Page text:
Metals and mining conglomerate Vedanta Ltd has aimed at 25 per cent jump in downstream products output in the October-March period to counter the surge in imports.
As a result of the simmering US-China trade conflict, India has witnessed a swarm of imports of an array of aluminium products. While scrap imports from US have zoomed 144 per cent, overall imports have risen 32 per cent in July-September period, unnerving the domestic aluminium producers. In addition to scrap, imports of fake semis from China and wire rods from South East Asia region have compounded the woes of domestic makers.
Imports are making fast gains into the market share of the three primary producers- Vedanta, Hindalco Industries Ltd and the state-controlled entity- National Aluminium Company Ltd (Nalco). The share of imports to the total domestic aluminium consumption in the country has reached a staggering 60 per cent, forcing the domestic manufacturers to either widen their export markets or expand production of downstream products, especially the ones that can act as import substitutes.
Aside from combating imports, Vedanta's proposal to expand the downstream, value-added portfolio is expected to boost its realisations.
"On the marketing side, we continue to focus on improving net premiums by progressively increasing value-added production. The value-added production is expected to grow by 25 per cent in the second half from 432,000 tonnes which we saw in the first half, driven by improved sale of wire rods in the domestic market, as well as higher billet sales internationally," Srinivasan Venkatakrishnan, chief executive officer, Vedanta Ltd said at the results conference call.
Flagging concerns on imports, he said, "Specifically, scrap imports from United States have significantly increased by an astonishing 128 per cent in the first quarter of this year, and a further 144 per cent in our second quarter, over the same period last year. This is one of the areas we are taking some policy intervention and support from the government. We are certainly committed on improving the overall profitability in the aluminium business and unlocking its true potential."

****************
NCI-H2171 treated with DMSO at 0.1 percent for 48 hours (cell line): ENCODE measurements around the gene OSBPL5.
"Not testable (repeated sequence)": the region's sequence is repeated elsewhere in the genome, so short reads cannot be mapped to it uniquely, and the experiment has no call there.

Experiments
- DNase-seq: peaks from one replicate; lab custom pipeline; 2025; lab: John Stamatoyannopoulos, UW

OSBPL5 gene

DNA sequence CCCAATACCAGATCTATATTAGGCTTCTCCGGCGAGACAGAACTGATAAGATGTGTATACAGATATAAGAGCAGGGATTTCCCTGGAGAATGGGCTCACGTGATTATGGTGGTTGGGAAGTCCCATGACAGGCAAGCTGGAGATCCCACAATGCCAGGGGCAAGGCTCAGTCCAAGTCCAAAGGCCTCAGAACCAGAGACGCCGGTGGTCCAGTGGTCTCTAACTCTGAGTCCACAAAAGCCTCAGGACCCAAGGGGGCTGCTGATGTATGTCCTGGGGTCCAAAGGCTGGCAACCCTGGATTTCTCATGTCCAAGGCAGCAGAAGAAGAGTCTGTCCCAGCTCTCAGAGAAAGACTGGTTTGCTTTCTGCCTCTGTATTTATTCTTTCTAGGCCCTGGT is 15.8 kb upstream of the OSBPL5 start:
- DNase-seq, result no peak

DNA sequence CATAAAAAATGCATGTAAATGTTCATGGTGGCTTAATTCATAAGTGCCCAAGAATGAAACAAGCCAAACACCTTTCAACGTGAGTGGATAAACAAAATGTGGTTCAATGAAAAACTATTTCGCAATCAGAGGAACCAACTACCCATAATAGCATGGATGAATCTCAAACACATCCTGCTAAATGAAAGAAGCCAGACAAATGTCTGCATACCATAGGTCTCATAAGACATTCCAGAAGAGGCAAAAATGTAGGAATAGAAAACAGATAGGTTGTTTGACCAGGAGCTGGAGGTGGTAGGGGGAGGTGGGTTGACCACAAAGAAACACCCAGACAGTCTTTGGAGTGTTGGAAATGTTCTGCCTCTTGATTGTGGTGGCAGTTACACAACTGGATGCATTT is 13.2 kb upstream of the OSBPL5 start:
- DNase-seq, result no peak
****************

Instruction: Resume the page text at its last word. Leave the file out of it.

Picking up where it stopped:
Like other primary producers, Vedanta is struggling to contain its aluminium smelting cost due to input commodity inflation. Despite Vedanta's focus on structural cost reduction, its cost of production (CoP) for aluminium was on the higher side at $2000 per tonne because of market forces driven by higher coal costs. Vedanta eventually looks to prune its aluminium CoP to $1500 per tonne. To achieve the competitive costs in aluminium CoP, Vedanta has secured 3.2 million tonnes of additional linkages from Tranche IV coal auctions. Coal mining has also commenced at the captive Chotia mine which feeds the Group owned BALCO smelter at Korba (Chhattisgarh).
To optimise its alumina making costs, Vedanta has inked a long-term linkage agreement with Odisha Mining Corporation (OMC). Under the arrangement, 70 per cent of bauxite mined by OMC from its Kodingamali mine will be fed to Vedanta’s Lanjigarh alumina refinery installed at the foothills of bauxite laden Niyamgiri hills. With the OMC mine ramping up well, Vedanta expects 250,000 tonnes of bauxite each month in Q3 to help meet the Lanjigarh refinery requirement. The refinery’s present capacity is one million tonnes per annum (mtpa) but Vedanta has firmed up plans to scale it up to six mtpa in a staggered expansion. The first phase ramp-up will see the refinery scaling four mtpa capacity expected by December 2020.